Mr. Bigelow to Mr. Seward
Legation of the United States,
November 20, 1865.
Sir: I received some time since information
from persons interested, that there was a sum of money in dispute at
Montpelier, to which the United States were supposed to have some claim.
The object of my informants was to obtain from me some expression which
might be construed into a relinquishment of such claim. My refusal to
answer their inquiries in that sense induced the direct application, of
which I enclose a translation, from the agent of the notary in whose
hands the deposit now lies.
From this memorandum it will be seen that Mr. Grasset, notary at
Montpelier, is in possession of 20,000 francs, deposited on the 8th of
April, 1863, by an engineer named Raymond Thomassy, to secure the
payment of wages to four French salt-makers whom he had hired to assist
in the execution of a contract made with the insurgent government at
Richmond, 8th January, 1863, to work the salt lands of Clarke county, in
the State of Alabama. Thomassy having died on the journey at Havana, and
the workmen having returned to France, they now claim the payment of the
sum deposited by him as compensation for their lost time and labor.
Grasset, the notary, declines paying them the money, as it was deposited
with him to be paid only on the certificate of the insurgent government,
and as he apprehends a reclamation on the part of the United States, the
parties now desire a formal relinquishment of the claim by our
As the money appears to have been advanced by Thomassy in pursuance of a
contract that never was executed, and as the laborers never reached the
United States, our claim, if made, would probably lead to litigation,
the result of which might be doubtful.
I have the honor to submit the matter for your consideration and to
request your instructions in regard to it.
Hon. William H. Seward, Secretary of State, Washington, D.C.
Mr. Mancomble to Mr. Bigelow
November 17, 1865.
Sir: You have requested of me a memorandum
in relation to the affair of the salt-makers, of which I had the
honor to speak to you yesterday morning. I hasten to furnish it.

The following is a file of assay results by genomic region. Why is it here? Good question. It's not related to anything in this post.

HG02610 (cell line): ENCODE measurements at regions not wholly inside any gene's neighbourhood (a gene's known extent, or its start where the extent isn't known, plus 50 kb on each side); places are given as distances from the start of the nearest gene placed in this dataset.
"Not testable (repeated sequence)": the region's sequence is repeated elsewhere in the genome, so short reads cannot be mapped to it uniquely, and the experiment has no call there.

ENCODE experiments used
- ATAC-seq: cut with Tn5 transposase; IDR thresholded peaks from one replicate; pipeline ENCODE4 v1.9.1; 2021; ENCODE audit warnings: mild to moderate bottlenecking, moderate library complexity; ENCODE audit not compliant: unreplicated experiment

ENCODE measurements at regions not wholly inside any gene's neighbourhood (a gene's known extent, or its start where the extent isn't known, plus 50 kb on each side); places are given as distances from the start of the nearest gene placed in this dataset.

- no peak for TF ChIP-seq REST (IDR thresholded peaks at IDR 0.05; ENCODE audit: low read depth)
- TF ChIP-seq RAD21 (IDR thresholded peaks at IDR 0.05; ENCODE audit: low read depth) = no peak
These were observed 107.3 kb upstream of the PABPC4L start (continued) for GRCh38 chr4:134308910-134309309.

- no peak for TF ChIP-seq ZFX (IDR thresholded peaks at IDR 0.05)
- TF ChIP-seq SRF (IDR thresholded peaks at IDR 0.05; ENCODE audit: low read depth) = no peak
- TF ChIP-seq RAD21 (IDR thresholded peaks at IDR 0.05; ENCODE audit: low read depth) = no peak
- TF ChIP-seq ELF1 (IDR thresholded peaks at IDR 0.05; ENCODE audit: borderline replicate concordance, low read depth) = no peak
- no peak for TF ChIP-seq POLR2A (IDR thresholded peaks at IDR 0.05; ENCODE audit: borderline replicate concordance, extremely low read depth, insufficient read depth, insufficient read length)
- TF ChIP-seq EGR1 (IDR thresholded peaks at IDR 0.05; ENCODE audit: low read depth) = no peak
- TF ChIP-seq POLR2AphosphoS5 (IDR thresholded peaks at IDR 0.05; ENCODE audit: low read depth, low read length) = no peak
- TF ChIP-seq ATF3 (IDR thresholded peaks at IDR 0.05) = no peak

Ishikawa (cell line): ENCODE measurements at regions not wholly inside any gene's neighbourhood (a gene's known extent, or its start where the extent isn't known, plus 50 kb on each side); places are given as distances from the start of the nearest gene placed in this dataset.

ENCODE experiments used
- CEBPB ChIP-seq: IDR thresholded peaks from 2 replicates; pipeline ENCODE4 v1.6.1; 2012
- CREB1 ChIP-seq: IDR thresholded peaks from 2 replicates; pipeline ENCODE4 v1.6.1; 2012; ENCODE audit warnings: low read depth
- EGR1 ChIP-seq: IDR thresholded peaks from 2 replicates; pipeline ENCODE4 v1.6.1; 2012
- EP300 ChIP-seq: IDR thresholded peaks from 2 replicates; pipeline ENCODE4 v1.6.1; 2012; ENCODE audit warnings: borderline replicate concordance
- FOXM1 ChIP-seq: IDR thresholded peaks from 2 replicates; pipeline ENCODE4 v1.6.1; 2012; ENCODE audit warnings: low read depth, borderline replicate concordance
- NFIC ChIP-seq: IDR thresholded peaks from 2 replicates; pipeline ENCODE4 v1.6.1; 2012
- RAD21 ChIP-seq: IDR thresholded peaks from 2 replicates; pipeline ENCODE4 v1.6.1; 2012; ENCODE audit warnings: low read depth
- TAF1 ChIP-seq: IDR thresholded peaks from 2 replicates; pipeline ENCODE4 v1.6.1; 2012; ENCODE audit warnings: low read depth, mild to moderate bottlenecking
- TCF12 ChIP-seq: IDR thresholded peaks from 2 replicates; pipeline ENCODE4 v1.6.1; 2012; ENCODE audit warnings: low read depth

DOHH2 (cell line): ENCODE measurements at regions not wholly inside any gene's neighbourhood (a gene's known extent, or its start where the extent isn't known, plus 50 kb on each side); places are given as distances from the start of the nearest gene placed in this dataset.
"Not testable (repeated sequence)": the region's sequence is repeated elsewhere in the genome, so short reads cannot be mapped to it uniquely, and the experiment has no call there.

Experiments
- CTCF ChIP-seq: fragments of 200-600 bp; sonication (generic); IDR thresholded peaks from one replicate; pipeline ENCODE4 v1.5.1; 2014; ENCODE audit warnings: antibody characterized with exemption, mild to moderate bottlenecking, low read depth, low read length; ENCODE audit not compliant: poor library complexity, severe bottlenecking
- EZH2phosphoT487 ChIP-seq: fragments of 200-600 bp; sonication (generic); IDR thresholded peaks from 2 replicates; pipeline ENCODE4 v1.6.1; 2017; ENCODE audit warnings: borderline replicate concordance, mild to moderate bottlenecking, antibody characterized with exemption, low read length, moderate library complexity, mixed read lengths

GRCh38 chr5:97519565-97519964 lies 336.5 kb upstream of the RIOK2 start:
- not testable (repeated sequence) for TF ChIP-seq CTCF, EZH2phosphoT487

The following are the circumstances under which was deposited in the
hands of Mr. Grastet, notary at Montpelier, the sum of 20,000
francs, the delivery of which is now desired by parties
By the terms of an agreement made at Richmond, the 8th of January,
1863, with the general commission of subsistence of the Confederate
States of America, Mr. Raymond Thomassy, engineer, engaged to
furnish to Captain Grant, engineer, of the Confederate States, the
plans, specifications, and instructions necessary to the working of
the salt lands situated in Clarke county, Alabama.
He was also to come to Europe and engage for the service of the
confederate government five workmen, skilled in the manufacture of
salt, and to return with them to the place of the projected works,
of which he was to be superintendent.
Mr. Raymond Thomassy came to France and hired four workmen, Clot,
Clerc, Marchandon, and Stobiac. To gain the confidence of these
workmen, a sum of 20,000 francs was deposited the 8th of April with
Mr. Grasset the notary who framed the articles of agreement, who
pledged himself not to deliver it to the said workmen except on a
certificate from the confederate government that they had fulfilled
They set out, and Mr. Thomassy died at Havana, in July, 1863.
After many vicissitudes, the salt-makers returned to France, and they
still await the payment of the wages promised them.
In the name of justice and humanity, I will be obliged to you, sir,
if you will obtain from your government the authorization which Mr.
Grasset desires for the delivery of these funds.
This authorization should be framed in the most simple terms. I
submit a form to your judgment:
“I, the undersigned, —— ——, minister of the United States, declare
personally that I will not intervene in behalf of my government in
the division which may be made among those entitled to it of the sum
of 20,000 francs, deposited the 8th of April, 1863, in the office of
Mr. Grasset, notary at Montpelier, on account of the salt-makers,
Clot, Clerc, Marchandon and Stobiac, and that I will not prosecute
nor molest the said notary in the matter of said division.”
I do not doubt, sir, that in your wisdom and justice you will do all
in your power to give satisfaction to the claims of our countrymen.
And I beg that you will accept in advance the assurance of the
profound respect with which I have the honor to be, yours, most
E. MANCOMBLE, Advocate, 11 Rue Lafitte.